Helio Castroneves at The Thermal Club test (Chris Owens/Penske Entertainment).

“Everyone understands when you’re going through, even if it’s one year, people think it’s a long time, but hey, we’re talking about teams that’s been together for a long, long time, years of experience and communication and everybody is in sync,” said Castroneves, who made six starts (including his fourth Indy 500 win) for MSR in 2021.

“Even though for us we did 2021, all those people were part-timers, and we have to start all over again. That was the first time that we had two cars in the team. There was a lot of dynamics changing. Now we are continuing to move forward. It’s important for us to be part of this process, be patient. Yeah, I can’t wait when things start to connect so we can show at the racetrack.”

Beyond coming off a dismal year and racing into his late 40s against drivers who are more than 20 years his junior, the stakes also are high for Castroneves because there’s a high-profile and obvious candidate to supplant him in 2024.

Tom Blomqvist, who teamed with Castroneves to win the Rolex 24 at Daytona for the second consecutive season, has drawn high praise for his championship-level performance in the IMSA WeatherTech SportsCar Championship’s premier prototype category. He also has a keen interest in racing IndyCar and tested for MSR last October.

It’s led to some speculation that MSR could broker a trade between its IndyCar and IMSA teams that could swap Blomqvist for Castroneves next year.

AUTO: JAN 29 IMSA Rolex 24 Daytona
Helio Castroneves celebrates after being part of the overall winning team in the Rolex 24 at Daytona for the third consecutive year (David Rosenblum/Icon Sportswire via Getty Images).

“First of all, it’s too early to say,” Castroneves said. “Second, I don’t want anything more than great things for this team. This team is incredible. They already stamped that they’re not just a small team. They stamped that they’re an incredible team. That things amazing (are) about to happen in the future.

“Tom, come on, the kid is a superstar. He’s really quick. He’s doing an amazing job. Last year he did a great job; this year continued doing it. Let’s see. Everything happens and falls natural. But as of right now, it’s too early in the season to predict and think what’s going to happen. Our goal is to have a phenomenal result with MSR so that we can show what this team is capable.”

Castroneves already has resurrected his IndyCar career once (it seemed he was done as a full-time driver after 2017 until his Brickyard triumph), and the “Dancing With The Stars” winner seems ageless, so it’s hard to bet against him or his will to keep driving – especially after three consecutive Rolex 24 victories.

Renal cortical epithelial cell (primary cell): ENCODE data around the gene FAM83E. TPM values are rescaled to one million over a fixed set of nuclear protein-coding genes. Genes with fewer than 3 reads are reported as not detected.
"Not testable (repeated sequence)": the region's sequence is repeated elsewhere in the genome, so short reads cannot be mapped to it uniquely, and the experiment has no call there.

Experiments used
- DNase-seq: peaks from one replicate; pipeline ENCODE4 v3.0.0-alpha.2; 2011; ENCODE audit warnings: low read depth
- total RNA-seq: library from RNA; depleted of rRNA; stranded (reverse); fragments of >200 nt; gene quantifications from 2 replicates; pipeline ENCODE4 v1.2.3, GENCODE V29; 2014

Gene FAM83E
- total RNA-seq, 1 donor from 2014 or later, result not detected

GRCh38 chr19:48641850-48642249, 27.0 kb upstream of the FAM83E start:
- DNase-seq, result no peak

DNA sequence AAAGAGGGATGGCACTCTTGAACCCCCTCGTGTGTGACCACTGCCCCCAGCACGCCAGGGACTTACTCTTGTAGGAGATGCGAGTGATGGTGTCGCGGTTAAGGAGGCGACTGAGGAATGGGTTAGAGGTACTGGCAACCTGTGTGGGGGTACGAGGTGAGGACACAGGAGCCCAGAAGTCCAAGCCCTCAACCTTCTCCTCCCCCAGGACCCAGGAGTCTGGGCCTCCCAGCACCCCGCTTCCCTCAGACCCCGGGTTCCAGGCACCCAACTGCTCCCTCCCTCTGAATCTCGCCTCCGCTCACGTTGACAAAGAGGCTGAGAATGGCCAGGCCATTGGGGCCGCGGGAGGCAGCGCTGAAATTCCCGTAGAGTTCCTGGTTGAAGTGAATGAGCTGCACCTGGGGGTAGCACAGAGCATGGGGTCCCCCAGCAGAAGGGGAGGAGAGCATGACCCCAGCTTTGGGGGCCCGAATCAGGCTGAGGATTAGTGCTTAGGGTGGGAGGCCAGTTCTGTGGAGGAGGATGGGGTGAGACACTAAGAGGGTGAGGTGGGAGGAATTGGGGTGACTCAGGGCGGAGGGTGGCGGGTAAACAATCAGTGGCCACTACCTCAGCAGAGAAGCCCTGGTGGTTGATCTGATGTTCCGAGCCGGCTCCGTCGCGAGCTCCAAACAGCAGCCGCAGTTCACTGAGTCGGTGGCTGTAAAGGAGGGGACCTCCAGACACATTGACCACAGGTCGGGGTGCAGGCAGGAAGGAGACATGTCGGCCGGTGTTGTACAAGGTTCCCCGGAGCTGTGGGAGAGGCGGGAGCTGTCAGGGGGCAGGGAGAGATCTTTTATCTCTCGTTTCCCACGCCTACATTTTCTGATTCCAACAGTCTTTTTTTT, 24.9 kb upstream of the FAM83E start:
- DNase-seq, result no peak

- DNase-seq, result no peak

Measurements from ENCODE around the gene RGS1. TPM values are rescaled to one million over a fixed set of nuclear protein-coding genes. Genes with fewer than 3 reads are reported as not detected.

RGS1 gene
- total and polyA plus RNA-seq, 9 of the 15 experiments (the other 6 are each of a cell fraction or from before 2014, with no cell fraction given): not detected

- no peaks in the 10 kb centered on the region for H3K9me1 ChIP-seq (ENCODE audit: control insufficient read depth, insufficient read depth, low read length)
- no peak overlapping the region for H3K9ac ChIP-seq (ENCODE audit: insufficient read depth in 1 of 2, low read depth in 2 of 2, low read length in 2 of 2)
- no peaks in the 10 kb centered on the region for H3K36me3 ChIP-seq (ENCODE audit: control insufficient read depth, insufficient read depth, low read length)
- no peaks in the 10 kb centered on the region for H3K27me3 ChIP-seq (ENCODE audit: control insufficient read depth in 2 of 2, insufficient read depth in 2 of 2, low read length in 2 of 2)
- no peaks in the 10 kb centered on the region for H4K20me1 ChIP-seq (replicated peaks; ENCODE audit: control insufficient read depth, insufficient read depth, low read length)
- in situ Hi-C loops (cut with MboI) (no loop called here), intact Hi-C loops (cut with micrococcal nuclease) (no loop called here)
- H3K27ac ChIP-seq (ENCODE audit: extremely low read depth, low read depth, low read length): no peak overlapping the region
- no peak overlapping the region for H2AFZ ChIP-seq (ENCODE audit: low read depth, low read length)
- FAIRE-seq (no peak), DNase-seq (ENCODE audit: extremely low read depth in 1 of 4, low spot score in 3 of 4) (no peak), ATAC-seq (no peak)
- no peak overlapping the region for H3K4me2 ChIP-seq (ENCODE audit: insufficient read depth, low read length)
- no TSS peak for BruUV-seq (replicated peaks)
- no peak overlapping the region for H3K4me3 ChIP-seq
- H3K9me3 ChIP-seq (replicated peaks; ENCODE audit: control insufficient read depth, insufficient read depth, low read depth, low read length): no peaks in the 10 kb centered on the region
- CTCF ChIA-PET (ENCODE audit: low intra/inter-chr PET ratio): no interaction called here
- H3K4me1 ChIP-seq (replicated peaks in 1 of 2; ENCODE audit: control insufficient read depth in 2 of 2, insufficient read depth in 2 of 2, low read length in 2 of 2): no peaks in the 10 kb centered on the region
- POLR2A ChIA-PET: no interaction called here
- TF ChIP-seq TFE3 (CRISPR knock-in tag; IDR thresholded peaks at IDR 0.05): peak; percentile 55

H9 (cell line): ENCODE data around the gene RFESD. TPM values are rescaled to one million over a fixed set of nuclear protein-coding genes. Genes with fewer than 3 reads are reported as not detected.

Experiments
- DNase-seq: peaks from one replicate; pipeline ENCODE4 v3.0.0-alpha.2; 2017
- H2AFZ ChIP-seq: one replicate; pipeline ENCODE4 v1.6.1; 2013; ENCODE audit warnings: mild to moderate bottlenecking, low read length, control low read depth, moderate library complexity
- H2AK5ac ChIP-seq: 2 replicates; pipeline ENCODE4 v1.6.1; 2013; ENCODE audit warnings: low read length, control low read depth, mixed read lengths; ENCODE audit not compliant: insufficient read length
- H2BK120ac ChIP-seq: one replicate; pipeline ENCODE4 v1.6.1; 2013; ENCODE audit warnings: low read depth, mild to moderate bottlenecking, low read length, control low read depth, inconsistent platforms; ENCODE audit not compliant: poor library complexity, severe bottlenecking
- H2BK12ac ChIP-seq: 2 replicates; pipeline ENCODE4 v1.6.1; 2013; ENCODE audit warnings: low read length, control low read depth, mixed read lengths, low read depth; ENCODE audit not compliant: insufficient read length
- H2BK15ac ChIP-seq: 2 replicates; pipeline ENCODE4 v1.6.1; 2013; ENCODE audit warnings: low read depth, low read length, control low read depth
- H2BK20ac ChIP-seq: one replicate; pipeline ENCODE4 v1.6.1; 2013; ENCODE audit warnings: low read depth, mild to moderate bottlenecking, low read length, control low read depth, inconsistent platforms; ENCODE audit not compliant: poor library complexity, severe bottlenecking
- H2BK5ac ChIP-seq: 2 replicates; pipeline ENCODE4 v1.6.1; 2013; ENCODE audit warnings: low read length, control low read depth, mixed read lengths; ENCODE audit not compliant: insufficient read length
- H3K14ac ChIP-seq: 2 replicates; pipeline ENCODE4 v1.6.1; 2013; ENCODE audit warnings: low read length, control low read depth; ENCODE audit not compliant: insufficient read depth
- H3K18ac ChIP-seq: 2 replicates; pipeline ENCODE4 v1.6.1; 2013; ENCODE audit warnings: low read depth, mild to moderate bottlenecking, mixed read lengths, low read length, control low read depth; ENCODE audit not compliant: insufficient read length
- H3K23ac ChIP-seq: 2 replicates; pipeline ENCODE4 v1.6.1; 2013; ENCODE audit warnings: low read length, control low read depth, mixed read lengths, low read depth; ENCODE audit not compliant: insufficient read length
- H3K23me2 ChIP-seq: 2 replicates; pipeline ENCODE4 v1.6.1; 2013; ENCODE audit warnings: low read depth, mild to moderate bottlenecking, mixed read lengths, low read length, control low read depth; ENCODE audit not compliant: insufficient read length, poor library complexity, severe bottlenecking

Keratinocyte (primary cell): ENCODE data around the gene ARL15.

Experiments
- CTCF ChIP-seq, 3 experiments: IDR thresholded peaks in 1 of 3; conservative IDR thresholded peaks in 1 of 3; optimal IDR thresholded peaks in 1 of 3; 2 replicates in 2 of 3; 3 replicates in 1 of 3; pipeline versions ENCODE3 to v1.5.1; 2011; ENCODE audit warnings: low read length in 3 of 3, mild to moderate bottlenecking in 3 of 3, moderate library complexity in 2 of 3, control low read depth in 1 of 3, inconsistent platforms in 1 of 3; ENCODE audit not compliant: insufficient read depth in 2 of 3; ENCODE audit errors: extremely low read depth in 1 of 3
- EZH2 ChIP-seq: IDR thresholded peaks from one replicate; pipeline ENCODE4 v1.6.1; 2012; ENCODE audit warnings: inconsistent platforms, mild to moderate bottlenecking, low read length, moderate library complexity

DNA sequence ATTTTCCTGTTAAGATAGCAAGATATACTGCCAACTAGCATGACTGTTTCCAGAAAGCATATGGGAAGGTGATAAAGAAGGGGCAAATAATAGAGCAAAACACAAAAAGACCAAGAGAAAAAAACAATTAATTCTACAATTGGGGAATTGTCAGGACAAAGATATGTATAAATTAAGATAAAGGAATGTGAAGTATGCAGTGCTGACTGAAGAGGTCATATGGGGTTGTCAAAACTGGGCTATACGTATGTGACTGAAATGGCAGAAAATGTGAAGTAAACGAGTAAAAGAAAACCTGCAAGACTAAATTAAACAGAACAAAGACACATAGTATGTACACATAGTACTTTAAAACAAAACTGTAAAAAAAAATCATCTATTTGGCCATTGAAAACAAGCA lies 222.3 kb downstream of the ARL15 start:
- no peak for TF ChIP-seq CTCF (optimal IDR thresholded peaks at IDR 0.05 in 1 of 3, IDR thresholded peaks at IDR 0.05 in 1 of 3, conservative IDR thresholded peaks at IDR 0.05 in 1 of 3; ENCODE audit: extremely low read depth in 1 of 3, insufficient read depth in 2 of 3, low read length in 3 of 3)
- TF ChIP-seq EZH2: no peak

“Do you think I’m thinking retiring right now?” Castroneves said while cracking a smile. “There is no … there isn’t a thought of that. It has to feel natural. I can’t force myself. I can’t put a number or date that I can say this is it. As of right now, I am enjoying very much what I’m doing. I’m about to start a great season with IndyCar, and my mind is only thinking about that. I’m just going to continue working and get that result that I really want, that I know I’m capable and I know what the team is capable. Whatever happens in the future remains to be seen.”

In the short-term, he is taking a positive outlook that he and Pagenaud can improve on MSR’s struggles with tire wear last season. Though his speeds were average in preseason testing at The Thermal Club (Castroneves was 18th fastest on the second day), Castroneves believes the alliance with Andretti Autosport will bear more results in 2023.

2023 Gold Meets Golden 10th Anniversary Year Event - Arrivals
After last week’s preseason test at The Thermal Club, Helio Castroneves attended the 2023 Gold Meets Golden 10th Anniversary Year Event at Virginia Robinson Gardens in Beverly Hills, California (Axelle/Bauer-Griffin/FilmMagic).

“You’re always looking for improvement,” he said. “The good news is we finished 18th last year in the championship. That’s not a place that we want to be. However, we feel there was some areas that we felt we could have better results, but racing is unpredictable, as always. But we’re only looking forward, and we feel we’re going to have a much better season. The expectation is obviously always to do well, but also we understand the possibility of things not going according to the plan.

“But I feel the plan is that. It takes some time to collect some of the informations that we want, our alliances with Andretti Autosport also is still very strong. They also know that they need to improve. It’s not only in our organization. We still keep pushing each other so that we can have a better result like we had or that Andretti had in the past. They have their own engineers, their own resources, they translate it to us, and we’re looking forward to having a much better season, and let’s hope for the best.”

A roundup of other nuggets from the second day of IndyCar’s preseason media availabilities Feb. 1 at the Palm Springs Convention Center: